I was very sorry to learn of the passing of author T.M. Wright yesterday. I knew him best for his 1984 novel, A Manhattan Ghost Story. It’s a weird, trippy book which shuttles back and forth between a past in which two boys are breaking into a mausoleum and a present in which a man is losing track of the difference between the worlds of the living and the dead. Its style is low-key, conversational, its evocation of Manhattan vivid. In its experimentation with narrative convention, it strikes me as akin to Peter Straub and Tom Tessier’s fiction (not to mention, as a kind of thematic ancestor of Paul Tremblay’s recent A Head Full of Ghosts). It’s another one of those books that demonstrates how much a talented and ambitious writer can do with the material of horror; if you haven’t read it, I recommend it. Nor was A Manhattan Ghost Story Wright’s only book: his output of novels and stories was impressive.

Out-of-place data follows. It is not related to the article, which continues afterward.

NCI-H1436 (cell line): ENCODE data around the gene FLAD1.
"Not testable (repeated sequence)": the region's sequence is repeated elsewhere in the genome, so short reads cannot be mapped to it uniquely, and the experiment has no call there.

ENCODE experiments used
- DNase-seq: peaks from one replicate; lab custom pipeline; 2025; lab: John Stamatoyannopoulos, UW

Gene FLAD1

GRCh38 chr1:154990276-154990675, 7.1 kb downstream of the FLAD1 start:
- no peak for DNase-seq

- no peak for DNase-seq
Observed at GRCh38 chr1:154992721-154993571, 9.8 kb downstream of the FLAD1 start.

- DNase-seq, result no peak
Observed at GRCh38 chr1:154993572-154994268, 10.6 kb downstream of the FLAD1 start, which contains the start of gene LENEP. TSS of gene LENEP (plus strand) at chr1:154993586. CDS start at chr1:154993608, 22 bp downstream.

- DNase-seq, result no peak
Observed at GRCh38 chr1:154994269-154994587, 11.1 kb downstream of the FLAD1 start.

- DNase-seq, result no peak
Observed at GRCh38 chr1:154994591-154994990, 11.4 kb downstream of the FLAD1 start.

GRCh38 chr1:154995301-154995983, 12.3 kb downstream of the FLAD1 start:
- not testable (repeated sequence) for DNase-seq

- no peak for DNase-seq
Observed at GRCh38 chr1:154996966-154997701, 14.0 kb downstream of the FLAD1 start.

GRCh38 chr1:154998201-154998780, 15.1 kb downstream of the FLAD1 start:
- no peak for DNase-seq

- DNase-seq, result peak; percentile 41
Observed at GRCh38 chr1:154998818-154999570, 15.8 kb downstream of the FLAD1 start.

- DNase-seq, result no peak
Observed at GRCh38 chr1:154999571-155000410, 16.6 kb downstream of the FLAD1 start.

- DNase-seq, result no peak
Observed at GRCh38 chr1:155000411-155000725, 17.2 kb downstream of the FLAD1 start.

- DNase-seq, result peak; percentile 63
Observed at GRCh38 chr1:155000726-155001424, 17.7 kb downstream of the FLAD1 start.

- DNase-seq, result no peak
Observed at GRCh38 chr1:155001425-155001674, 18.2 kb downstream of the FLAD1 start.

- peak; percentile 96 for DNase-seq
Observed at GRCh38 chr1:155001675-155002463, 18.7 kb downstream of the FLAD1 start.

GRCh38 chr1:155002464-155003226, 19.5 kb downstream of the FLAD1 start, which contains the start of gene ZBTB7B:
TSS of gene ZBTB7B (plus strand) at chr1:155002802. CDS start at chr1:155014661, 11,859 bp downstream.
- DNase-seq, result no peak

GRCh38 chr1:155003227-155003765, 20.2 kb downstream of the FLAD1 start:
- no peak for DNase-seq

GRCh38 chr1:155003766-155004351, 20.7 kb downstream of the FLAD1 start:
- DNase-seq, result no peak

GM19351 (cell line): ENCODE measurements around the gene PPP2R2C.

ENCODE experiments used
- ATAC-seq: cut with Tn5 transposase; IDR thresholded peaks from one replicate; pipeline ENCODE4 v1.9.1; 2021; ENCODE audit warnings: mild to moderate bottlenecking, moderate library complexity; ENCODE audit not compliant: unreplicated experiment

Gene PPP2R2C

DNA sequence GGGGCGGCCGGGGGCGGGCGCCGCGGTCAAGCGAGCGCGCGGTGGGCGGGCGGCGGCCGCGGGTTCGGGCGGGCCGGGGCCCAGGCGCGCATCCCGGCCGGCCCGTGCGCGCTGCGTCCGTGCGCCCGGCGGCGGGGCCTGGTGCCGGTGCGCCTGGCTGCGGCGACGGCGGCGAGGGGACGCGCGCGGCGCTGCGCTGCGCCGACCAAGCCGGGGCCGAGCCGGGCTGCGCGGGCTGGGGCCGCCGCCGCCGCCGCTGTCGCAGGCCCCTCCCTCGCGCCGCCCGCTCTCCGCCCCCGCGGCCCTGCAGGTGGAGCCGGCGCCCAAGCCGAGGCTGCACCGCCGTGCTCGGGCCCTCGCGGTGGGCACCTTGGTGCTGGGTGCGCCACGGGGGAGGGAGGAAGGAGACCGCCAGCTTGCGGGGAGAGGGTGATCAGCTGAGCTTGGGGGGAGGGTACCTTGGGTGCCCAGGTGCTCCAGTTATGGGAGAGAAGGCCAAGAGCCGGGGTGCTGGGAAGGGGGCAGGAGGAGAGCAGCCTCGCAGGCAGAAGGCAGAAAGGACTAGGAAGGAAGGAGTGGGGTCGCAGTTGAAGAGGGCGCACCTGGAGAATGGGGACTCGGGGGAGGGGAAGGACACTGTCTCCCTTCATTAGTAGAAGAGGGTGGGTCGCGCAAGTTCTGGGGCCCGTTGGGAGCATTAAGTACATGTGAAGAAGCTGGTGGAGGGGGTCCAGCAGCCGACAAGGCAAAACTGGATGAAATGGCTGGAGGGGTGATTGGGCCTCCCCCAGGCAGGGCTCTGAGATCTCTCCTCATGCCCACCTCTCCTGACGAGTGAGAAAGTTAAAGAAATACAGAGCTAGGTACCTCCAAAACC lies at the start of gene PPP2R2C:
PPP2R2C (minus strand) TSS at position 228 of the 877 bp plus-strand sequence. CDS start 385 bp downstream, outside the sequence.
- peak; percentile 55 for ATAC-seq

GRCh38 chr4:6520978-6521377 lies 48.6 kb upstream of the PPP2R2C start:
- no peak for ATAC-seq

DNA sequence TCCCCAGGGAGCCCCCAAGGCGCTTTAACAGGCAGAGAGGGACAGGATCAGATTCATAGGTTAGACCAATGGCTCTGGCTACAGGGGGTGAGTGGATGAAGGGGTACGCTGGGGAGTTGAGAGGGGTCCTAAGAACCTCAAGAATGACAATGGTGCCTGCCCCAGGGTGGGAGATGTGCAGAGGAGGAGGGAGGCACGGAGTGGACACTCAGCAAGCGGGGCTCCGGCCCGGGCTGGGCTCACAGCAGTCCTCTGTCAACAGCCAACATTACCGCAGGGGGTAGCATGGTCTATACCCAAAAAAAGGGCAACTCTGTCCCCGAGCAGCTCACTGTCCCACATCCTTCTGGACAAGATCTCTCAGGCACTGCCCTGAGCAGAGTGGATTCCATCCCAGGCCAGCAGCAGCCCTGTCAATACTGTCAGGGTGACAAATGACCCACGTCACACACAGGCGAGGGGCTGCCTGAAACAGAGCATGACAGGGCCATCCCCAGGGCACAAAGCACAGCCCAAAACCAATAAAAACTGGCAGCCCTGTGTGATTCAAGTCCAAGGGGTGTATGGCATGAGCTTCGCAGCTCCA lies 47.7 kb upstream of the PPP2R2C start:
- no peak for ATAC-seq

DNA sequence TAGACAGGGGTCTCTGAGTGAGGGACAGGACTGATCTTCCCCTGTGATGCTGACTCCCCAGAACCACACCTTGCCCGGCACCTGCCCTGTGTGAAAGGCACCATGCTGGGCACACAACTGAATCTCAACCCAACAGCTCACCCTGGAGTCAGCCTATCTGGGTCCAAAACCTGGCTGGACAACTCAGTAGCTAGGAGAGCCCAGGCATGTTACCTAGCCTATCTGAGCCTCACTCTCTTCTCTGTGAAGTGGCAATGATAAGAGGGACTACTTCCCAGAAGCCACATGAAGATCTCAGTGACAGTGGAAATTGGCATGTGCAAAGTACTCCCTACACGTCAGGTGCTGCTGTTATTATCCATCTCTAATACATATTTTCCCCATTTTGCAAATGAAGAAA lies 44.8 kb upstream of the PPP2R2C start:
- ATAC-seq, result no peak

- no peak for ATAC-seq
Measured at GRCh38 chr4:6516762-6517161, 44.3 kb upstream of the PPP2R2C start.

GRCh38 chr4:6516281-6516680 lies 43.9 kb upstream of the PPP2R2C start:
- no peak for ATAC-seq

From what I understand, Wright had been ill for some time. May he rest in peace.